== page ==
|A quick search on eBay pulled up well over a thousand options for Samantha alone.|
If you are that gung ho about getting a character and have the money for it, you're going to get the character anyways. Yes, you will probably be seeing costs over original market value once a character is retired, and it's going to be harder to find a complete brand new doll. But if you absolutely think that someone can't know about or truly love a historical unless they touch her and hold her, then look on eBay or Etsy (Many are now old enough to be vintage!) or secondary markets and look for a decent price and pay to have what you want if you can afford it. Generally, whenever an article shows up on some site somewhere, someone comments that they've tucked a doll away or that they sold one or they're thinking of selling one. There's hundreds of thousands of American Girl Dolls out there. You might even be able to get one of those weird little white body ones that I personally can't stand--or the retired sets that have been gone for years.
4. Completed Collections: AG Can Only Bleed Us So Long.
Let's start this section with a sad little fact. Once Molly leaves, Addy will be the oldest American Girl released--Sam, Kirsten, Molly, and Felicity have preceded her into the Vault. And it may come down the line that they'll retire her. And if they do, I will be upset. I'll probably cry and curse and scramble to get the last things by AG I don't have already.
See that bit? The last things that AG releases that I don't already have. Because a quick sorting of my collection would show that I have nearly everything for Addy right now. I don't have the Patriotic Party Dress (and I have a well done reproduction of it I made myself), the slide whistle from her fair fun, the African Dance Outfit because fuck that outfit, and the new and not improved Ice Cream Set. Oh, and the kite from the kite outfit but I have the dress. That's it, and I've had Addy for going on eight years this winter.4
|Yes, even the Limited Edition Stilting Outfit.|
The fact of the matter is, American Girl can't really make money off of collections that people have. They don't make Addy money off me, and the point is going to come where people aren't going to buy a whole lot of old characters because they have everything that they can get if that's how they want to do it. AG has already done Total Character retirement every year in the form of the Girls of the Year5 and frequent retirement of items in the form of the modern characters. I can't think of many toy companies that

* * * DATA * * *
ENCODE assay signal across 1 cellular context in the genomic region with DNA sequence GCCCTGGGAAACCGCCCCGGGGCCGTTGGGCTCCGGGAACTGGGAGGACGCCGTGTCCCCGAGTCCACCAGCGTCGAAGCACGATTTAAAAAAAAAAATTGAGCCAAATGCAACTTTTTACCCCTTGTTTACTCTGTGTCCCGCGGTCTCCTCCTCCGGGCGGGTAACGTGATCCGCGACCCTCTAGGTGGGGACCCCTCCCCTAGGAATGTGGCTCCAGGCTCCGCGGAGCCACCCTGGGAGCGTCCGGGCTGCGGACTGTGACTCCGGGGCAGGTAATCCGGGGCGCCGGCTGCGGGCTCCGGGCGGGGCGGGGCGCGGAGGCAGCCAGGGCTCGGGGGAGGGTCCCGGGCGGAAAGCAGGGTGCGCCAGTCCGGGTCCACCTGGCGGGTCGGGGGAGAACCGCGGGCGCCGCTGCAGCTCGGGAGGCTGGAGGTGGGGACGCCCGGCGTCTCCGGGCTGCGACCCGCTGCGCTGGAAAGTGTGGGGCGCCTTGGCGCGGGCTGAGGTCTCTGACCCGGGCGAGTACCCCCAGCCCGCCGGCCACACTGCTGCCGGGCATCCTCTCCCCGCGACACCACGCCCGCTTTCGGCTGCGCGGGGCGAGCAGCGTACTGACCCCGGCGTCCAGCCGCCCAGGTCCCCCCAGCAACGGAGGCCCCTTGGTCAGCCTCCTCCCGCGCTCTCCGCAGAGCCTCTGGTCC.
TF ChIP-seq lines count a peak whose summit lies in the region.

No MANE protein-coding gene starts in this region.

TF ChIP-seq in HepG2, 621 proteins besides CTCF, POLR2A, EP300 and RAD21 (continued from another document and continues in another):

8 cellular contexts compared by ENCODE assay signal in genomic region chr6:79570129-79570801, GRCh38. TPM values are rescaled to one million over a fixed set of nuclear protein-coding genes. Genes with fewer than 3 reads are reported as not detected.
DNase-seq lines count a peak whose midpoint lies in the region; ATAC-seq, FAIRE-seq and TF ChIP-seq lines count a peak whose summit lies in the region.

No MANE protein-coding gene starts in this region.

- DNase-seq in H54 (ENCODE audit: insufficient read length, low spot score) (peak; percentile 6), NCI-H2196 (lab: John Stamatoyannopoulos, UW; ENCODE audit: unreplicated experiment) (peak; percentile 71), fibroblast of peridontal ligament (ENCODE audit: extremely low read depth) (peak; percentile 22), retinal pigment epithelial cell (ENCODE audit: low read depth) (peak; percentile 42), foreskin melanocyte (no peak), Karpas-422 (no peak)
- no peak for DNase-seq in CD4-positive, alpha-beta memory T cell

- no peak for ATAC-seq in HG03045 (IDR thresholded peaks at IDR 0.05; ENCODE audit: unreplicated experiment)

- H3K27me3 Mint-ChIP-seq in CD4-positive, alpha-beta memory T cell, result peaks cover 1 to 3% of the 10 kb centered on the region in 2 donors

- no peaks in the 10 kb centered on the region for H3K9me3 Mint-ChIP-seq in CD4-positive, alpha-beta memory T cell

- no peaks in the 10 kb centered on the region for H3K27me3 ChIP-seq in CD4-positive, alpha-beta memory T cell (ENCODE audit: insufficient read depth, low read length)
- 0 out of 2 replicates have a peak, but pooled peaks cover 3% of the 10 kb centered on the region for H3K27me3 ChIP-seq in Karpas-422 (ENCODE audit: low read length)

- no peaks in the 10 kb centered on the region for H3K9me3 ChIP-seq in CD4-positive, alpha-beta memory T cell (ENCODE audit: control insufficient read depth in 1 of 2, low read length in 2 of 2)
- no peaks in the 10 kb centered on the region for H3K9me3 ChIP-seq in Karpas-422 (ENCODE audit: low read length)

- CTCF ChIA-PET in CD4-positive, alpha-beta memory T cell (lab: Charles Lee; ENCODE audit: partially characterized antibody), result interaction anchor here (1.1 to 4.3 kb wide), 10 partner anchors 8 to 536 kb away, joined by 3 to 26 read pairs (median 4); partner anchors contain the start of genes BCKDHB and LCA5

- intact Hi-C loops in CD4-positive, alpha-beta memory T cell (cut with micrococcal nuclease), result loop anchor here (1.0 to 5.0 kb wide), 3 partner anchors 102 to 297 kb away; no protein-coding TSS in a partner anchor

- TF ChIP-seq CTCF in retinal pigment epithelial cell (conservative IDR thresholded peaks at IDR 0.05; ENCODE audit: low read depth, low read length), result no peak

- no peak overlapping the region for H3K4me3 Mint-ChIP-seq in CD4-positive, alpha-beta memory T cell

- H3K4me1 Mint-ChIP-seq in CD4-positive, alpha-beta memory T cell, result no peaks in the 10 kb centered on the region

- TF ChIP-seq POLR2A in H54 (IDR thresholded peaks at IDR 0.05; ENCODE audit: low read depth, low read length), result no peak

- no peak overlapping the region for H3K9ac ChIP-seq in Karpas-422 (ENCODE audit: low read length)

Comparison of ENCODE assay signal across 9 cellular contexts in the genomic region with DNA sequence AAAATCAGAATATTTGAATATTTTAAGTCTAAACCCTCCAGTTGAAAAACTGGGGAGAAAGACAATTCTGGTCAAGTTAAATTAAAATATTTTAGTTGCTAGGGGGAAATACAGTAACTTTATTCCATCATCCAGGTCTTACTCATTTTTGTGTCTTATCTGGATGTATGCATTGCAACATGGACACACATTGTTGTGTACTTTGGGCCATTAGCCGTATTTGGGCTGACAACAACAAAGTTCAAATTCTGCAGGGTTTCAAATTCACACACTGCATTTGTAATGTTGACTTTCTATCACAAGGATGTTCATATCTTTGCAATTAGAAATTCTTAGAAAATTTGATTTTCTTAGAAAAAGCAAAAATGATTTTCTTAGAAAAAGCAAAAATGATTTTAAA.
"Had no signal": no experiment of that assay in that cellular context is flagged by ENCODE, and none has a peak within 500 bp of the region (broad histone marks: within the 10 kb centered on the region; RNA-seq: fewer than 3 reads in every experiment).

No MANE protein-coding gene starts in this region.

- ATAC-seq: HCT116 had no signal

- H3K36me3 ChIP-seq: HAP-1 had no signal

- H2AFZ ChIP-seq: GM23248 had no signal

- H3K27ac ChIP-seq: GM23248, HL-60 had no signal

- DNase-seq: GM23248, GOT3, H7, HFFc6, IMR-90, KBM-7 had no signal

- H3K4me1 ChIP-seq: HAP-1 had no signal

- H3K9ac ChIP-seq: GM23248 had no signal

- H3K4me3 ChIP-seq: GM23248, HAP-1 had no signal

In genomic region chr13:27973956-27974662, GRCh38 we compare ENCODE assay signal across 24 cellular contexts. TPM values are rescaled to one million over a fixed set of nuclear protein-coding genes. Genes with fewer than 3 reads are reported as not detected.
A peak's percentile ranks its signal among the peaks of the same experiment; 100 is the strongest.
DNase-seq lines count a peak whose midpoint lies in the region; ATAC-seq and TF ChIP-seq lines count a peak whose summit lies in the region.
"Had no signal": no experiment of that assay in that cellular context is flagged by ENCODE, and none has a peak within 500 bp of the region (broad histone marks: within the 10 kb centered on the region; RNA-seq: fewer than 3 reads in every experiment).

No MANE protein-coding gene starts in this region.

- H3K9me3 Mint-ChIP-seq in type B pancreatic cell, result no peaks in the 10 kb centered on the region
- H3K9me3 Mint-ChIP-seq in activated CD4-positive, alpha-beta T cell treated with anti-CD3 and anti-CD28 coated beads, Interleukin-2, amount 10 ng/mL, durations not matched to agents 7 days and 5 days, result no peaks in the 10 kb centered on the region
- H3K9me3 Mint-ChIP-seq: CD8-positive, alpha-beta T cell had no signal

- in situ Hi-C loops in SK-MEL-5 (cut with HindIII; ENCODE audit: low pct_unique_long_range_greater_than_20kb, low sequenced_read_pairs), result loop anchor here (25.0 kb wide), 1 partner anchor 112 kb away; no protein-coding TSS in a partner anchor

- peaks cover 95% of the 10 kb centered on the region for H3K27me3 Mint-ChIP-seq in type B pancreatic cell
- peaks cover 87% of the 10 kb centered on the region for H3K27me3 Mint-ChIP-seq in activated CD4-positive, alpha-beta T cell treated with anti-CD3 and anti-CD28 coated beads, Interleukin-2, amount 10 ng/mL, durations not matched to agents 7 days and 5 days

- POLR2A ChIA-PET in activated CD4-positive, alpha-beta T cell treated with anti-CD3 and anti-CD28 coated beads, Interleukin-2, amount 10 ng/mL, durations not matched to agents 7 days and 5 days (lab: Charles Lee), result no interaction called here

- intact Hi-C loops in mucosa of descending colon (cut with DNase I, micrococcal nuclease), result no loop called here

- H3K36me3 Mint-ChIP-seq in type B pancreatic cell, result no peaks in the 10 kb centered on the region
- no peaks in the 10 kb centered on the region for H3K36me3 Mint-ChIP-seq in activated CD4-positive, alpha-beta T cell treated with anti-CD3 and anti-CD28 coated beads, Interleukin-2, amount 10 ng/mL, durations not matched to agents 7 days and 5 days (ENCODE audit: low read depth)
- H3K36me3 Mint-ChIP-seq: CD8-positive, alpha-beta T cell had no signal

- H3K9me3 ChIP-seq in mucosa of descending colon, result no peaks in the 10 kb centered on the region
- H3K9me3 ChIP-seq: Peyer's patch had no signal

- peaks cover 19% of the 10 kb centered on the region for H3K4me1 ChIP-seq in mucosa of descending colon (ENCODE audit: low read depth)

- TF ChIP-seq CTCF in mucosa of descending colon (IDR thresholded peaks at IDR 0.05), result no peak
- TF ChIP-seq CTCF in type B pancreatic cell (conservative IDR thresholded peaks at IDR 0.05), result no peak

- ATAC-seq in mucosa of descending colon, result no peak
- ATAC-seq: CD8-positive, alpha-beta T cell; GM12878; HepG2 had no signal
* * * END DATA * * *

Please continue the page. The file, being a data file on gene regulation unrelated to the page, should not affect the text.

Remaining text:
have the same things they started out with when they first started, in the same first iteration. Many companies retire or revamp their main lines. Barbie from the 50s is not Barbie from the 90s, or modern Barbies. Need I remind you we're on the fourth generation of My Little Pony--and I highly suspect we'll get a fifth after it? (Please have a fifth. Focus it on ballet and twirling and unmitigated girlness.)
Retirement sucks, but so does stagnation. The clearing of the old makes the way for new characters come out, and there's so much of American history to cover--and AG won't feasibly cover every perspective that has come out. (The day they come out with an Native School character, I'll eat my shoes.) So if I have to lose Addy to get a new Historical, then I'll cry and wail and then see what AG has to offer next.
5: New Characters Always Come Out: Meet Caroline (And Rebecca, and Cécile, and...?)
|Meet Caroline of 1812.|
Yes, we're losing a Historical Collection--and in a while, we'll get a new one in their place. American Girl doesn't tear something down so far without putting something back up. The new girls collections are smaller, and less focused to the stories, true. And you can't get authentic glass and pins and nice things--but that's less AG and more sue-happy people who freak out if toys can hurt children. I miss Felicity's collection--and then I look at Cécile and take joy in knowing that AG released a new black girl in history after Addy having to hold down the fort alone for so long.
We've got new girls in history--and they deserve a chance the same as the others. Short of American Girl having twenty Historical characters available at all times which they can't feasibly do, we're not going to get new ones. And I for one like new characters--reading their books and digging into history and maybe, maybe getting the character in doll form if I like her enough.
I'm not jumping up and down that Molly is leaving. I'm not adding her to my Gang, and I'm still not quite sure that Emily might be joining us here. But at the same time? I'm waiting to see what American Girl is going to offer us as her replacement. Molly can remain in your hearts, along with the others. Read her books, and seek out her facts. Dig deeper, read more, make mistakes, get messy. If you have her love her. If you want her, get her--the secondary market has expanded thanks to technology and the world wide flea market known as eBay.
But just because American Girl covers history perspectives doesn't mean they have to stay old themselves. Miss Molly McIntire. Grab what you want--I'm eying her school bag herself for my Edith. Wave good bye, and blow a kiss as she goes into the Historical Archives. Her stories will live on.
And then clear off space in your heart and on your doll and/or book shelf to take in someone new, cause she should be part of history too.
1 Perhaps like Disney they'll release them again when the format changes. >.> Just think, Samantha with real robotics! Kirsten on BluRay!
2 Look, I'll even give two more books: Number the Stars by Lois Lowry and Farewell to Manzanar by Jeanne Houston and James D. Houston. Now read.
3 But for the love of god try not to reinforce racism and bigotry--I have to be cautious about Laura Ingalls Wilder now. Native fail and Blackface, c'mon.
4 Somewhere in my house are her Work Shoes, I swear.
5 Want to feel the time passing? Lindsey, the first Girl of the Year, was ten in 2001--which means she's old enough to drink plus a year.
6 Or they could go way out, grab someone from the 1980s, and I can really have a field day!